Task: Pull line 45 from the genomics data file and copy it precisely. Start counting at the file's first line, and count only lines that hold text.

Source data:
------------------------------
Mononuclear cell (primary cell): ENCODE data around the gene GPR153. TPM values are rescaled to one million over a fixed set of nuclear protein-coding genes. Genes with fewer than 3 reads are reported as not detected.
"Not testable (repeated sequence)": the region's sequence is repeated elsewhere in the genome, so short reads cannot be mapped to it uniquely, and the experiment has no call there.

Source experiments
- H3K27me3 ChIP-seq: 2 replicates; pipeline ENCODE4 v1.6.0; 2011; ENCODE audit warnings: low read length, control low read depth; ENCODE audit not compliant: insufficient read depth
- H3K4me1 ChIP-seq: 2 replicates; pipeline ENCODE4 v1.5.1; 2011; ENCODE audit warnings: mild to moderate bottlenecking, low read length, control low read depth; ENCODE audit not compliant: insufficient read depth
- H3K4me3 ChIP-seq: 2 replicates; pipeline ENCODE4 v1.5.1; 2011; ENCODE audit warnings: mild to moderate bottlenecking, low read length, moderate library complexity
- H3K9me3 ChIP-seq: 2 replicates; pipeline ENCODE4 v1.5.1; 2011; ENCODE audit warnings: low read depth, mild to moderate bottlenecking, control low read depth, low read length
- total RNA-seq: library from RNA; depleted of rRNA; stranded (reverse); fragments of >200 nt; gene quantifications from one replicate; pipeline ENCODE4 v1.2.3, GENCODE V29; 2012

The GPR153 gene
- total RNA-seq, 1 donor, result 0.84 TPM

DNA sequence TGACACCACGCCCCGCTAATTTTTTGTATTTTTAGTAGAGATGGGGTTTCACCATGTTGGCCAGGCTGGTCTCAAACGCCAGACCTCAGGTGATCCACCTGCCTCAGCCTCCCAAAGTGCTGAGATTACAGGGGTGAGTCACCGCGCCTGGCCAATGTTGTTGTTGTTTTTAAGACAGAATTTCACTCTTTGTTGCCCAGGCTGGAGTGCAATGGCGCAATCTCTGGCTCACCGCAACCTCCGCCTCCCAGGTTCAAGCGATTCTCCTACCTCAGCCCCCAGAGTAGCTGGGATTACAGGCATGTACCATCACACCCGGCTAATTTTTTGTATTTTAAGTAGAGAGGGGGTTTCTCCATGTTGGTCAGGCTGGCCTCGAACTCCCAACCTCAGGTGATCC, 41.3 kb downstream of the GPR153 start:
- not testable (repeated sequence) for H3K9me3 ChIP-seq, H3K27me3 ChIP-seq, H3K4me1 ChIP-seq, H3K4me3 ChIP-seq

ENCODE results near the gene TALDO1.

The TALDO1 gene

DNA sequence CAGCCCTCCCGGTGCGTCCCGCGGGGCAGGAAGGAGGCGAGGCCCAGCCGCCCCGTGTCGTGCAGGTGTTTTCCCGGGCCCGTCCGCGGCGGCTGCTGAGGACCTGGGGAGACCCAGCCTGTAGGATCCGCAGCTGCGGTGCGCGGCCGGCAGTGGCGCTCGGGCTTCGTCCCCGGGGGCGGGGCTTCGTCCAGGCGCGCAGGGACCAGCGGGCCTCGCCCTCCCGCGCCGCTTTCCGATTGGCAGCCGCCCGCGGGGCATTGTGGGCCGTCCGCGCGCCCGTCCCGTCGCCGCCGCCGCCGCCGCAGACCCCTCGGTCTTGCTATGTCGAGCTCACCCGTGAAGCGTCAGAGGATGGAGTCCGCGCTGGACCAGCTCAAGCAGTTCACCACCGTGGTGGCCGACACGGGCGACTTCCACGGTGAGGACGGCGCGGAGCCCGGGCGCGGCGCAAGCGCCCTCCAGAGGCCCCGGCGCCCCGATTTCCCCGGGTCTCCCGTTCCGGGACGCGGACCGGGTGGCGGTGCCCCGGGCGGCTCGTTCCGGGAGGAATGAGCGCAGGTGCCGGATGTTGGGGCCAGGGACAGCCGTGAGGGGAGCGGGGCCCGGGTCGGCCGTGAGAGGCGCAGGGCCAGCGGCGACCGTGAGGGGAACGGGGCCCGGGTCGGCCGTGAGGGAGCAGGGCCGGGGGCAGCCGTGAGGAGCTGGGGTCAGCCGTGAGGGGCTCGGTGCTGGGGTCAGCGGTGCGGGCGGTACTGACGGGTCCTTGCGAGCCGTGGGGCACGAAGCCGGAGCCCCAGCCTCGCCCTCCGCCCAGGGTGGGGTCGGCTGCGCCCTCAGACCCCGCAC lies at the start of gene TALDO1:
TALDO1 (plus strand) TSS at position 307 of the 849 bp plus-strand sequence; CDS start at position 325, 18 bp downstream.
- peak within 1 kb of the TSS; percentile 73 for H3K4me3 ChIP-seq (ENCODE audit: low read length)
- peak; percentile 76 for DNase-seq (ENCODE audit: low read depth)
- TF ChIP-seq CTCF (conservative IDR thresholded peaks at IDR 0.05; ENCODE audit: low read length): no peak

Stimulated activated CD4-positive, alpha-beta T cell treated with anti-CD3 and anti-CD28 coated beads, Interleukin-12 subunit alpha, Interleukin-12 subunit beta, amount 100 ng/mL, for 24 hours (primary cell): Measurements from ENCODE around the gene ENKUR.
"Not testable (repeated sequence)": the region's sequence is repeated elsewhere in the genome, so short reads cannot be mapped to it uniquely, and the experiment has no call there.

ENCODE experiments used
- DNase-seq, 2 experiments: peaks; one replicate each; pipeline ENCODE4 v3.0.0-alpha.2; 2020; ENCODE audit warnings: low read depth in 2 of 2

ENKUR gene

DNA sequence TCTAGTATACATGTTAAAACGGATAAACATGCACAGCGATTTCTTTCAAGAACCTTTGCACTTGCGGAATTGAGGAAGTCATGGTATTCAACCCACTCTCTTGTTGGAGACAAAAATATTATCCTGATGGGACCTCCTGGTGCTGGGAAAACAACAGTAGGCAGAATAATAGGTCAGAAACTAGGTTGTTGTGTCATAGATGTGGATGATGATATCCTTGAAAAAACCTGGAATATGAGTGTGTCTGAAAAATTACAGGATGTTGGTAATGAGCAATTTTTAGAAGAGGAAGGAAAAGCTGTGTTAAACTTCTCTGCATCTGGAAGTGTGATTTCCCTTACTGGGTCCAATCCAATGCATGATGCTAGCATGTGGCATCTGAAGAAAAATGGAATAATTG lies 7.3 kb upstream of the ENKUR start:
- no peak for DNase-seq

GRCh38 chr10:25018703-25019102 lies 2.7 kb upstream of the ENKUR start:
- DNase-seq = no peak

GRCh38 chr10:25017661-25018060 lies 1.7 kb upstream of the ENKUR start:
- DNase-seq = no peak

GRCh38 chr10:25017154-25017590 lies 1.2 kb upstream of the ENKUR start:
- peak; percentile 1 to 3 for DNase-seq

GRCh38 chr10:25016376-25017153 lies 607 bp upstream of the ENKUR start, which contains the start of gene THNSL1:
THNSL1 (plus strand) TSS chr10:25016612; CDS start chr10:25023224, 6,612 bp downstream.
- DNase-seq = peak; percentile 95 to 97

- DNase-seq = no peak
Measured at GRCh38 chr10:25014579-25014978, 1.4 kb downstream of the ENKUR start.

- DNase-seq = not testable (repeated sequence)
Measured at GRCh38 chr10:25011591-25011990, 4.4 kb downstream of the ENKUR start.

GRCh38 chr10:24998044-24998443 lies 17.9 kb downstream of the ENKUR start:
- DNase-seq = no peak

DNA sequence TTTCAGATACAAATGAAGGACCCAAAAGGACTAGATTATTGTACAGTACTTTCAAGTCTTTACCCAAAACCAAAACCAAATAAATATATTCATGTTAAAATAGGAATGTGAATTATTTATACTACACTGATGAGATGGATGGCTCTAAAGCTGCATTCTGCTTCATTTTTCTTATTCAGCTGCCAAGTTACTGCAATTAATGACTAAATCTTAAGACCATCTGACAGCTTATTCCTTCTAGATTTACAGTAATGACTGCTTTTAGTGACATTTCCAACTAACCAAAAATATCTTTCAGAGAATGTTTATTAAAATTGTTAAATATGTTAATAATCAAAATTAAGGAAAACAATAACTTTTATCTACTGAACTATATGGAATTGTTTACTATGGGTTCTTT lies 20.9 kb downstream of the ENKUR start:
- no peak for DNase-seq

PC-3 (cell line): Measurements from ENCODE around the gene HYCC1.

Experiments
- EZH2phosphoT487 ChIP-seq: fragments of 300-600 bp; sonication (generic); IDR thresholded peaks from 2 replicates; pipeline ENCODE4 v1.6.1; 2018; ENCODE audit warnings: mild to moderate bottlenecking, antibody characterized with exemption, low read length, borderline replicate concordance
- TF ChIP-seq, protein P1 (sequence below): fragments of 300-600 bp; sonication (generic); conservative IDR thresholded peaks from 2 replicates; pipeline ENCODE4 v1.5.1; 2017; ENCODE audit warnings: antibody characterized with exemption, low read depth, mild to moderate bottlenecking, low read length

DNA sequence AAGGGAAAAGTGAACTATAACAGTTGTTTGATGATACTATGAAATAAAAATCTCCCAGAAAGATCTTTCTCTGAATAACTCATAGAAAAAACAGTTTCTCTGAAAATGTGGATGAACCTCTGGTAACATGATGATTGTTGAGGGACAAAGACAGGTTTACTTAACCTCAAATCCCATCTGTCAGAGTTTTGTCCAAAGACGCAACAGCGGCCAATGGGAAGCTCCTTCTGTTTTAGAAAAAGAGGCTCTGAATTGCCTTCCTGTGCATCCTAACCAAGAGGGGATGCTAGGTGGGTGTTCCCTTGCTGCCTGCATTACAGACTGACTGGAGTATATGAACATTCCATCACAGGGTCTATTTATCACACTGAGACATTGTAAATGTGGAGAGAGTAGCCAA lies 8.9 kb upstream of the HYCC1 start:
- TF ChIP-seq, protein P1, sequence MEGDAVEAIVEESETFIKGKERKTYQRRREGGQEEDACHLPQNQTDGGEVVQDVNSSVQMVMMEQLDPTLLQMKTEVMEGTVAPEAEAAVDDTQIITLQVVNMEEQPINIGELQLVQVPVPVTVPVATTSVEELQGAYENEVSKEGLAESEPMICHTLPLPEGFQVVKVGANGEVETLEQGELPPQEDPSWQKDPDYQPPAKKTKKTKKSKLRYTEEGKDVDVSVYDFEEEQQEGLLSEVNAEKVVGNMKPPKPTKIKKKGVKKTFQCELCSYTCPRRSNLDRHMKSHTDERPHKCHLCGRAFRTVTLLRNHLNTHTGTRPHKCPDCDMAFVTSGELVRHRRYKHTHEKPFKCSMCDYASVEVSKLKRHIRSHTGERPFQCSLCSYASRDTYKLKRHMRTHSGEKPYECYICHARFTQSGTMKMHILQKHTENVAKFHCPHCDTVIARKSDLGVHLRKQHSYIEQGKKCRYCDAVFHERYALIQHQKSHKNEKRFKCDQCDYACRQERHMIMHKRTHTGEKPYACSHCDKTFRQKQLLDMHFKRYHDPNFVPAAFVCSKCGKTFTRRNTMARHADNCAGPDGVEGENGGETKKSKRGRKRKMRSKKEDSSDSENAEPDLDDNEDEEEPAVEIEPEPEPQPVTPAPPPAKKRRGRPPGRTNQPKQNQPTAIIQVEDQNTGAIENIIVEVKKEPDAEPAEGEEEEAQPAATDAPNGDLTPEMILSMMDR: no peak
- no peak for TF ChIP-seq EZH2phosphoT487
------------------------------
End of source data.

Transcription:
Experiments